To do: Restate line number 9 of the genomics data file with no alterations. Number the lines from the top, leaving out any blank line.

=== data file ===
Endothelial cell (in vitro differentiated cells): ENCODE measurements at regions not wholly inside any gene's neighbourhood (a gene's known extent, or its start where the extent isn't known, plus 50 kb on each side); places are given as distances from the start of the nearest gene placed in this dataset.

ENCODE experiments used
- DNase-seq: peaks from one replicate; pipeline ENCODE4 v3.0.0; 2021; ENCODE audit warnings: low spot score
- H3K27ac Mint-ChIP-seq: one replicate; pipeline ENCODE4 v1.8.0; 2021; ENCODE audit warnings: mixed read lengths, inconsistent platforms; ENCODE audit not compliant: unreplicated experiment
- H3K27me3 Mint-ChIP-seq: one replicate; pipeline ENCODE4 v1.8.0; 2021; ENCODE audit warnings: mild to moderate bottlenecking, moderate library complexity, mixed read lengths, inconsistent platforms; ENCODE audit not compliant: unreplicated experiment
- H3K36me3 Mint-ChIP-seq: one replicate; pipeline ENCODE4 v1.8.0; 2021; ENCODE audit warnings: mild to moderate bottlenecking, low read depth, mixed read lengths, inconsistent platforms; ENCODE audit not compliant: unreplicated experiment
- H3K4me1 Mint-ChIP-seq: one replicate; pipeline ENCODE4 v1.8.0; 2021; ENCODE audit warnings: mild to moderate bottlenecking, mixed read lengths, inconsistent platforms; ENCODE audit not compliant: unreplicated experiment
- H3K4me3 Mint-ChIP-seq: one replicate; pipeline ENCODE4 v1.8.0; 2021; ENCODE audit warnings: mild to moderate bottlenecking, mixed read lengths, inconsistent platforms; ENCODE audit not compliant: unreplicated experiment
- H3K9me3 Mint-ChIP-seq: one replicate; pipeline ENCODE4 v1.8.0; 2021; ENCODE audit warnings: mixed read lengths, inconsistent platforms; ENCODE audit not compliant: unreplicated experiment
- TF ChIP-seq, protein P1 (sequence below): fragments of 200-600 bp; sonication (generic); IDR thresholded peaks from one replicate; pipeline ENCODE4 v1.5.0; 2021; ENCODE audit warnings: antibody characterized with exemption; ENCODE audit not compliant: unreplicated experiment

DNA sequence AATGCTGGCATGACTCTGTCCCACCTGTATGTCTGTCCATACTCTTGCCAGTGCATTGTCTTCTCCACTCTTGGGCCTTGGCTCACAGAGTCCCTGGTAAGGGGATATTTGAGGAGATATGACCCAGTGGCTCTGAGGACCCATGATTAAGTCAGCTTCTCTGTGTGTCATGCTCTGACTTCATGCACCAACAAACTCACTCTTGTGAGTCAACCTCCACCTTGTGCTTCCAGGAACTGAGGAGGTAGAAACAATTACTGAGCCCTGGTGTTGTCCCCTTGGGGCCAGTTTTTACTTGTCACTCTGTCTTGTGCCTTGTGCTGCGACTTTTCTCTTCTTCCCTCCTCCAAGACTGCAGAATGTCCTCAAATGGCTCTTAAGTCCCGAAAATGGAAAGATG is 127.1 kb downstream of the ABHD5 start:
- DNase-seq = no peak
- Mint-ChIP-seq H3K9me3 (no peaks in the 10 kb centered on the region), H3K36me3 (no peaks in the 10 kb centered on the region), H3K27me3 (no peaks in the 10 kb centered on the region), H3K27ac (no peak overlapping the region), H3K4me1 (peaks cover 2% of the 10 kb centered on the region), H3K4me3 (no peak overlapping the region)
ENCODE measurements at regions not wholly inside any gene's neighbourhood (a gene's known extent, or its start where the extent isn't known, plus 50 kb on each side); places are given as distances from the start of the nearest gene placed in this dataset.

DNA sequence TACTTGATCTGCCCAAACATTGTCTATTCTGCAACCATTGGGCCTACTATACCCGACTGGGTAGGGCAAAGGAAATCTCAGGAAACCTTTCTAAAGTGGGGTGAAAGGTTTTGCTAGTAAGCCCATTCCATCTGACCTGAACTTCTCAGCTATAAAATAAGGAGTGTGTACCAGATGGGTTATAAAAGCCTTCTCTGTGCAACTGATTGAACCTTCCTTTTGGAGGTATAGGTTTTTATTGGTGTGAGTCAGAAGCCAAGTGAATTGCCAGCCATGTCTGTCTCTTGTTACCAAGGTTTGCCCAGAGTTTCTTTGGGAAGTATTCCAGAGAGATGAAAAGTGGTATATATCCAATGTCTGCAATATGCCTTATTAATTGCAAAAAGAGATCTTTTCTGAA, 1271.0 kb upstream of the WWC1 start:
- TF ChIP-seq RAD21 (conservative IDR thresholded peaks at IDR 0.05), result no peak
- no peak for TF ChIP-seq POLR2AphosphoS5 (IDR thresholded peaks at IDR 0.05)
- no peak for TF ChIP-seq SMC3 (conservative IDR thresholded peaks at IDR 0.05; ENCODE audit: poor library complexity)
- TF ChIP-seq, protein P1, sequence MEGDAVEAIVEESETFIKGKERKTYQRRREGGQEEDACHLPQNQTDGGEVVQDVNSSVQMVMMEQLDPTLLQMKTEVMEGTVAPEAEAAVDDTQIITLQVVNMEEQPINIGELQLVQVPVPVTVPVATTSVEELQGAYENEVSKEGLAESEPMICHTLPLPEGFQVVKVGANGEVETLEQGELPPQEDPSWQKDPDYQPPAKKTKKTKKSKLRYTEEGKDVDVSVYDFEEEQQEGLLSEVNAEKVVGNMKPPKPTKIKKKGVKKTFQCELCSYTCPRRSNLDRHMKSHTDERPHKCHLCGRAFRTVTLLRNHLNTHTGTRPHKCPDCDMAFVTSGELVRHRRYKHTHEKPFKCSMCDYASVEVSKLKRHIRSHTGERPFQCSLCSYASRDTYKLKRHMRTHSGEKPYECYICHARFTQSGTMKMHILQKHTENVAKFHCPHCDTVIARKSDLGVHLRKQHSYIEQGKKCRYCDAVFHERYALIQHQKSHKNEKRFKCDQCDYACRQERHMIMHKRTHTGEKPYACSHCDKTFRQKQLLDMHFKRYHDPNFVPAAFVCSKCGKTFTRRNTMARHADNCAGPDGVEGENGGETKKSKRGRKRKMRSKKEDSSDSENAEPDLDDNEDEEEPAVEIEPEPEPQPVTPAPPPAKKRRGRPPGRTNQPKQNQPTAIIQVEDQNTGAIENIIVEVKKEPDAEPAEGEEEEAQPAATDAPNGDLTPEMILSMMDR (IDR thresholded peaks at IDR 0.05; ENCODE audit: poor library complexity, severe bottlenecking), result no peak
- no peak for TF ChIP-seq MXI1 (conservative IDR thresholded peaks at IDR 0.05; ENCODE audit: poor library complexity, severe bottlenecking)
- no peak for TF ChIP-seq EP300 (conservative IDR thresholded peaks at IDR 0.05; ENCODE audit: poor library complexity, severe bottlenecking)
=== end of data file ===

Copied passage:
- H3K9me3 Mint-ChIP-seq: one replicate; pipeline ENCODE4 v1.8.0; 2021; ENCODE audit warnings: mixed read lengths, inconsistent platforms; ENCODE audit not compliant: unreplicated experiment